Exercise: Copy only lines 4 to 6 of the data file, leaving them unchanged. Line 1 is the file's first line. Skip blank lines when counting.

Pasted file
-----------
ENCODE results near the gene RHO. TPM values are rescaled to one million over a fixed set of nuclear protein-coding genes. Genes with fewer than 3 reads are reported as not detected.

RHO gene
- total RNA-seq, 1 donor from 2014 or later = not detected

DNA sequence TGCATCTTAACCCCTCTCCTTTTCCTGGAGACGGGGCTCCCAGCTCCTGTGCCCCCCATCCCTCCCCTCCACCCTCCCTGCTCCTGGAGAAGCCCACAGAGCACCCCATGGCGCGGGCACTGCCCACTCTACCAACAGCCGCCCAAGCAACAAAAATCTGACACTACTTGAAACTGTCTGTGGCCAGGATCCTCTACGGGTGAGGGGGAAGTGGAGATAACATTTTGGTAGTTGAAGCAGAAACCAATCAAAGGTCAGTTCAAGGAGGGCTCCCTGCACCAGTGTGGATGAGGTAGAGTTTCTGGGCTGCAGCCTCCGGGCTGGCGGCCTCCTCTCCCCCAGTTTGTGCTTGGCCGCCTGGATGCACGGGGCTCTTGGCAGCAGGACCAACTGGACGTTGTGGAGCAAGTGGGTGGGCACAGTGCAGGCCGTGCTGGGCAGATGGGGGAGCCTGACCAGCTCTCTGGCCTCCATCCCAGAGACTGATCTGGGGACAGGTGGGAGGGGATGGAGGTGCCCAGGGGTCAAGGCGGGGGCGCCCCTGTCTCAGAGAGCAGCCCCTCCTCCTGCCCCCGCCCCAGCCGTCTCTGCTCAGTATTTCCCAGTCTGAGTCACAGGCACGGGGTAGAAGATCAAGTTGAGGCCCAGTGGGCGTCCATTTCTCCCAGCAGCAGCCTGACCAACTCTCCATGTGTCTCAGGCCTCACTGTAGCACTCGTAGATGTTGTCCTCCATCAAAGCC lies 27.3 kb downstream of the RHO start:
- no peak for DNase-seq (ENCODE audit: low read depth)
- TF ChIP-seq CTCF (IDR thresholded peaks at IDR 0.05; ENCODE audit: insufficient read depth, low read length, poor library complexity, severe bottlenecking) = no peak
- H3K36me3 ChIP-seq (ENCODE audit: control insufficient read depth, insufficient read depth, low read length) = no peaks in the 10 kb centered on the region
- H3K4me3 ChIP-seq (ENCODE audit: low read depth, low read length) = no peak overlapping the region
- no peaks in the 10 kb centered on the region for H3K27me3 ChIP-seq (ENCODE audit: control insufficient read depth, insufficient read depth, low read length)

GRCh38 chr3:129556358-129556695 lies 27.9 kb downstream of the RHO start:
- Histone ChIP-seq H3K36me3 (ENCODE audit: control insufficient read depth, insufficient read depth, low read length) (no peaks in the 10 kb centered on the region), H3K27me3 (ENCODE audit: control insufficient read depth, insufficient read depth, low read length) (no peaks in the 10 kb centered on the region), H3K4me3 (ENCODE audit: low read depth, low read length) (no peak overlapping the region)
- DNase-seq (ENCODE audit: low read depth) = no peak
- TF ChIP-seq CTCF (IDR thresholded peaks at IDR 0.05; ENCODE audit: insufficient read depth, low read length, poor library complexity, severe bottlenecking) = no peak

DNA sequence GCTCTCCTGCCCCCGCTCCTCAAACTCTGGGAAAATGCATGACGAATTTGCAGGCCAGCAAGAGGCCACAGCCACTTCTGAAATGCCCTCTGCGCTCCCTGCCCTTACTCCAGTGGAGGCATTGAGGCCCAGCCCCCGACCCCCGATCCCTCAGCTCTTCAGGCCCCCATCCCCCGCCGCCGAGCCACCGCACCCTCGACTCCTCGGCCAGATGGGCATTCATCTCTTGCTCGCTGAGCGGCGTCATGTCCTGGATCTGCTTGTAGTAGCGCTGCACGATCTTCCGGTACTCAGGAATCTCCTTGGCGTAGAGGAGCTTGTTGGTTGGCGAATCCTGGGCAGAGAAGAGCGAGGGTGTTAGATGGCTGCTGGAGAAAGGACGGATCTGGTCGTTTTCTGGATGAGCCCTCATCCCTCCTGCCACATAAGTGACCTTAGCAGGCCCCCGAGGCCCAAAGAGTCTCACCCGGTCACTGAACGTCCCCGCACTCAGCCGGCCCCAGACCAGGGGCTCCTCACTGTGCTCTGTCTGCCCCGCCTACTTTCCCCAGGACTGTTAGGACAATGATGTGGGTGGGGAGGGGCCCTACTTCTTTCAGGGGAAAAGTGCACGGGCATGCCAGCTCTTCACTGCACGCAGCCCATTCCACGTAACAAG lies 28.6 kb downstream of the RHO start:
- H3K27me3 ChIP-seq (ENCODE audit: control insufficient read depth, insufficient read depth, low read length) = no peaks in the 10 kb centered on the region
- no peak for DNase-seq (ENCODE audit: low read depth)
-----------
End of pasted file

DNA sequence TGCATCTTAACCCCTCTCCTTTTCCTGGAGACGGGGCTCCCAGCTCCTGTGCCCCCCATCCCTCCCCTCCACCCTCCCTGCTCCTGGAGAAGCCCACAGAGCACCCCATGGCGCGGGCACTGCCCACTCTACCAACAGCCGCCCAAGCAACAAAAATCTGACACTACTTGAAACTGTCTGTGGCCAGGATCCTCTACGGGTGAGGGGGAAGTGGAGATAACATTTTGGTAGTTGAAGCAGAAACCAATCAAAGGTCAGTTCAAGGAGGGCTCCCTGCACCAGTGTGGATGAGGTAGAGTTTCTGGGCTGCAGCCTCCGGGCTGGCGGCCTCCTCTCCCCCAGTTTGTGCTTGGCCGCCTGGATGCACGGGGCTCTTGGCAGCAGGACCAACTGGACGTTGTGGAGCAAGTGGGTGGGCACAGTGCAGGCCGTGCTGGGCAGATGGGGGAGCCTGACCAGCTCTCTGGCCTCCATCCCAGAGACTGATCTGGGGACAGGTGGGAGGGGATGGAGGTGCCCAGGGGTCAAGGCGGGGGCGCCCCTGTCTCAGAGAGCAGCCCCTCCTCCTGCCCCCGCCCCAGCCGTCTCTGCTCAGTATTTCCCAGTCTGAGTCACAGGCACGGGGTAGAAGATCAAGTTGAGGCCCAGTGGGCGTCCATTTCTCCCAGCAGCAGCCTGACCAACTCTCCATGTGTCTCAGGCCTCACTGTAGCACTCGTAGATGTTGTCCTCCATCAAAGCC lies 27.3 kb downstream of the RHO start:
- no peak for DNase-seq (ENCODE audit: low read depth)
- TF ChIP-seq CTCF (IDR thresholded peaks at IDR 0.05; ENCODE audit: insufficient read depth, low read length, poor library complexity, severe bottlenecking) = no peak